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Why Parts Distributors Should Embrace Selling H.D. Engine Parts 

Learn about the reasons you should sell heavy-duty engine parts if you sell heavy-duty truck parts.

Episode 101: Should aftermarket heavy-duty parts distributors sell heavy-duty engine parts, or should they leave it for the OEMs? That is the question we answer in this episode and to help us answer that question we invited Bill Mirth, Director of Business Development at IPD, to come back on the show. If you want to catch his past interviews check out episode 10 and episode 74.

Watch the Video

Benefits of Selling Engine Parts

“It’s a good business, at a good margin, and it’s important,” explained Bill Mirth.

There are three main reasons heavy-duty parts distributors should consider selling heavy-duty engine parts:

  • There is a huge demand for high-quality diesel engine parts.
  • It is a good way for distributors to make money.
  • A new revenue channel for some distributors.

Common Worries

“For some, it’s something there that scares them, they feel uncomfortable selling engine parts,” said Bill Mirth.

People hold back from selling engine parts because they feel:

  • It’s too complicated.
  • Too broad of a market.
  • Too intimidating.
  • It can cost them lots of money.

Reasons to Buy Aftermarket Engine Parts

“Aftermarket a lot of times brings solutions to problems, because products are built to replace OE parts, and have a chance to see where problems are with OE parts,” highlighted Bill Mirth.

Two reasons to buy aftermarket:

  • Aftermarket is more affordable.
  • Same if not higher quality than OE parts.

Will EV Eliminate Diesel Engines?

“The world changes pretty slowly. Electrification will be a part of our business moving forward, but it won’t take over tomorrow,” predicted Bill Mirth.

Reasons that EV will not completely replace diesel engines in the foreseeable future:

  • Lots of hurdles to overcome.
  • Rare minerals required for EV vehicles.
  • Rolling Brownouts in California are common because they can’t handle everyone using AC’s, never mind electric vehicles on the grid. Therefore, it will take time to upgrade the electric infrastructure to handle the additional demand.
  • Pockets of industry may go EV in the near future, but the majority will still be traditional diesel engines.
  • Still need diesel technicians for a long time.

Complete Transcript of Episode

Jamie Irvine:

You’re listening to the Heavy-Duty Parts Report. I’m your host, Jamie Irvine. And this is the show where you get expert advice about the heavy-duty parts you buy and sell, and keep you informed about what’s happening in the industry.

Jamie Irvine:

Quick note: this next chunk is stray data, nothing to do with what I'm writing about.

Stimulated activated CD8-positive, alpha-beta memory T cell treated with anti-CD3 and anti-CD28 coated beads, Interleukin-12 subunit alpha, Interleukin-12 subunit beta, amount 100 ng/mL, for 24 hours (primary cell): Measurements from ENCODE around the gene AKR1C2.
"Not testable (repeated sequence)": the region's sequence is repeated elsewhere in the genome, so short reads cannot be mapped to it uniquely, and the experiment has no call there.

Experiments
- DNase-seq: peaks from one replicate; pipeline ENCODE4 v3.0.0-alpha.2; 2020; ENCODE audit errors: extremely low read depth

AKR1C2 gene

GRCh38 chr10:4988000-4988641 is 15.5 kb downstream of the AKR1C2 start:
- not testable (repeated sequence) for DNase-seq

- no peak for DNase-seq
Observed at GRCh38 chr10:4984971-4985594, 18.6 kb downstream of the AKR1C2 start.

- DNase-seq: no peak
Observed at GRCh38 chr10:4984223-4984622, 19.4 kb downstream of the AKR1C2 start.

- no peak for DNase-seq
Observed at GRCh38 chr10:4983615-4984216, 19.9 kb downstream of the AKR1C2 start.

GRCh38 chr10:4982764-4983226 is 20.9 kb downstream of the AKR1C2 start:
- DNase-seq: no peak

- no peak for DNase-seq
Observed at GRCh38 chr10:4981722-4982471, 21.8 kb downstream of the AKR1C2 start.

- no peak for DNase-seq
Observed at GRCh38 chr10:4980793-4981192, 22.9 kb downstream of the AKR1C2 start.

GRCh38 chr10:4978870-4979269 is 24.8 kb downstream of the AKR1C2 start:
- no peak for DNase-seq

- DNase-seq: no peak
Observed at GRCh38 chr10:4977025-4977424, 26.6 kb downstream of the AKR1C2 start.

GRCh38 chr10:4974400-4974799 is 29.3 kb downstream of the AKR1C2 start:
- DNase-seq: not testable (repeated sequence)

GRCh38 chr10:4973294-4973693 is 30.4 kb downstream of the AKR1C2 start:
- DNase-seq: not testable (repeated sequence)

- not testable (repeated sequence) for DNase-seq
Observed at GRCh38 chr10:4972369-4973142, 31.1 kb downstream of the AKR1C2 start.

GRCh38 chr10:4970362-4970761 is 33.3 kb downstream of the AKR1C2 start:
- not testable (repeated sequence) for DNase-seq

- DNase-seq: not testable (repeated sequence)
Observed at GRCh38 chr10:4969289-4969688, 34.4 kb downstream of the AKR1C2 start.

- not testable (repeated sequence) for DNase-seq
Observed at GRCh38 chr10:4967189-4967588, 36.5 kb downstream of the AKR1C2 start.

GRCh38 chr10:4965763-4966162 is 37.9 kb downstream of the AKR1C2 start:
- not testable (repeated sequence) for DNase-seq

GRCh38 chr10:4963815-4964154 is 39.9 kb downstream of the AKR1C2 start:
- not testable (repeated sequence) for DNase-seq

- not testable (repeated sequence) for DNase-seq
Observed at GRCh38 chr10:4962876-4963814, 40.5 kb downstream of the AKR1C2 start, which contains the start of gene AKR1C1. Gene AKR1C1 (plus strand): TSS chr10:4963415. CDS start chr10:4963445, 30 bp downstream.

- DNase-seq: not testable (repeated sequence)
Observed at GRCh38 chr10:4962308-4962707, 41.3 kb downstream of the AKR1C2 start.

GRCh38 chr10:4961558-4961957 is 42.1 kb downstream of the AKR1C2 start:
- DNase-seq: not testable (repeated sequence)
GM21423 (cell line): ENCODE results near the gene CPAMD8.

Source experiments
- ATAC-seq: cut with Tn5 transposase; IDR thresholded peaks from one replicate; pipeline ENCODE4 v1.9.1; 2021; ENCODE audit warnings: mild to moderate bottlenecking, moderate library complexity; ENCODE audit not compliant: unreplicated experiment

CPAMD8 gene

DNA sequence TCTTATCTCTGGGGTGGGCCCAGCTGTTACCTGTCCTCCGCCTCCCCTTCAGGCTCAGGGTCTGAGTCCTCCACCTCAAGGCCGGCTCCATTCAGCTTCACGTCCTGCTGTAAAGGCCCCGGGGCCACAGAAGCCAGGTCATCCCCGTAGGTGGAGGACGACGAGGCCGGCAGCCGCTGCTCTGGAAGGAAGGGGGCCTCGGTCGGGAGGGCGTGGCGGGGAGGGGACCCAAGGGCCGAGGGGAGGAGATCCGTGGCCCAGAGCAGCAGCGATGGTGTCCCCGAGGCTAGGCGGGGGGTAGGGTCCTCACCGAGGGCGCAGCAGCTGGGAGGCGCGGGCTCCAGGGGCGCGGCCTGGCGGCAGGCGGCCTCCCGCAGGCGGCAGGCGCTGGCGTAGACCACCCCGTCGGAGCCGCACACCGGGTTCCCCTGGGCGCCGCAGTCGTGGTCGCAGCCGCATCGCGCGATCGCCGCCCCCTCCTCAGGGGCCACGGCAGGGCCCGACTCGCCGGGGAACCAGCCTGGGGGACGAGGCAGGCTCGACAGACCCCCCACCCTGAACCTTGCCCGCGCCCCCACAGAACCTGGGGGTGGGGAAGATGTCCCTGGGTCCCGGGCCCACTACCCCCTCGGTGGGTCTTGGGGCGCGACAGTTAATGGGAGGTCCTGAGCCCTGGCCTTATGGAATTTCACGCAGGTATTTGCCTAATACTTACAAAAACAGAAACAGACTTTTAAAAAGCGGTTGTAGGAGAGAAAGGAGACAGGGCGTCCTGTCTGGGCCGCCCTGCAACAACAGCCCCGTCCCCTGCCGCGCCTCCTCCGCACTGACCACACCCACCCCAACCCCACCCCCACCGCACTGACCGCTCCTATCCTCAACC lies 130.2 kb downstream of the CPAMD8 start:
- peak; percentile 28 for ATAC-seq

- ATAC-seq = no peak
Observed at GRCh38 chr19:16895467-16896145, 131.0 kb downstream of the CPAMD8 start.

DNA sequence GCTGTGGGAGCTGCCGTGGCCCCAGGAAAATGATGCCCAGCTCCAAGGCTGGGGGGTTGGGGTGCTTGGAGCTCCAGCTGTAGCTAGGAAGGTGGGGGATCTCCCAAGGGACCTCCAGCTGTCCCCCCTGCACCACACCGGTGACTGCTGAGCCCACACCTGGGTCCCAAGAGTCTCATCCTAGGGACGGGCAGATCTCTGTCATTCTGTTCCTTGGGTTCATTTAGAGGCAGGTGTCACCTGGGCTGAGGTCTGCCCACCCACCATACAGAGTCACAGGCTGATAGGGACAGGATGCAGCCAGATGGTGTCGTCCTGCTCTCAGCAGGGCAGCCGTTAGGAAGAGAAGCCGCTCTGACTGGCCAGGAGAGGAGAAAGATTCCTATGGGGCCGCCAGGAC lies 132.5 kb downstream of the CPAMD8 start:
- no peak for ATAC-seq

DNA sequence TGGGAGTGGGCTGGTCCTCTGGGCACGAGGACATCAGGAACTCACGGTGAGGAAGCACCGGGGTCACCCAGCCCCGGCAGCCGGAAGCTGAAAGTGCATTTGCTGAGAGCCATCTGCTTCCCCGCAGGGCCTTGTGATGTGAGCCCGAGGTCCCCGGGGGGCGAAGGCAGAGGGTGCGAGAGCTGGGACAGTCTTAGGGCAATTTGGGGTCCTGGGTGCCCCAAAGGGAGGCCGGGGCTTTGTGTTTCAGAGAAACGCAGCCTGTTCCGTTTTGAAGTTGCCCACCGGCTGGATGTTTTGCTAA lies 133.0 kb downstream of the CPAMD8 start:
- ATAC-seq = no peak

Welcome to the Heavy-Duty Parts Report. I’m your host, Jamie Irvine. When I was selling heavy-duty parts for large distributors, one of the things that we didn’t sell a lot of was engine parts. It was a category that for two of the main distributors I work for they didn’t really get involved in that at all. And I always felt like we were missing out because of it. You know, engine parts is one of those critical components. It’s definitely something that is important for keeping vehicles, commercial vehicles on the road. And when you’re selling parts, you want to be able to provide them with a total solution. But some distributors, especially in the aftermarket, tend to shy away from selling engine parts. And so today we’re going to tackle this and find out why exactly heavy-duty parts distributors should be selling heavy-duty diesel engine parts. And to help us with that, we’ve got a returning guests I’d like to bring Bill Mirth back on the podcast. And he is the Director of business development for IPD. Now he was episode 10 and again, Bill was on an episode 74 and links will be in the show notes if you’d like to go back and watch those episodes. But we’re really happy to have bill back on the show to be able to discuss this important subject with us. Bill, welcome to the Heavy-Duty Parts Report.

Bill Mirth:

Jamie it’s great to be back. You’re looking good.

Jamie Irvine:

Ah, thank you very much, so are you, always happy to talk to you about this great industry that we work in. Bill let’s get right to it. Why should parts distributors embrace selling engine parts for diesel engines, the heavy-duty engine parts?

Bill Mirth:

Because it’s a good business and it’s a good margin and it’s important. I mean, in your intro you had said that you worked for distributors that did not really push engine, but that was by choice. It wasn’t that the fact that there was no demand for it and that their customers weren’t using engine parts. It’s basically the independent distributor, I think doesn’t feel that they understand it, or they might be fearful of it, but it’s a very good business. And in today’s environment where so many private label programs are coming in and prices continue to become more and more competitive, and it’s even hard to tell the difference between one brand and another, and the way some of the technologies are going, like in brakes where you have drum brakes giving way to air disc brakes, which everybody’s going to be in the air disc brake business. So it’s going to be harder and harder for them to grow the business with the profit. And I think engine a great new avenue for them to tap into some new revenue channels and some new margin.